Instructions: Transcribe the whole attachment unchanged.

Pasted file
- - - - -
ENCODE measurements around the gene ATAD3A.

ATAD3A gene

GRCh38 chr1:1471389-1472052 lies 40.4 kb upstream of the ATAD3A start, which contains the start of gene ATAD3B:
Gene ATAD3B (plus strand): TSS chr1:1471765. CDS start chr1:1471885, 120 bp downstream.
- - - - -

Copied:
ENCODE measurements around the gene ATAD3A.

ATAD3A gene

GRCh38 chr1:1471389-1472052 lies 40.4 kb upstream of the ATAD3A start, which contains the start of gene ATAD3B:
Gene ATAD3B (plus strand): TSS chr1:1471765. CDS start chr1:1471885, 120 bp downstream.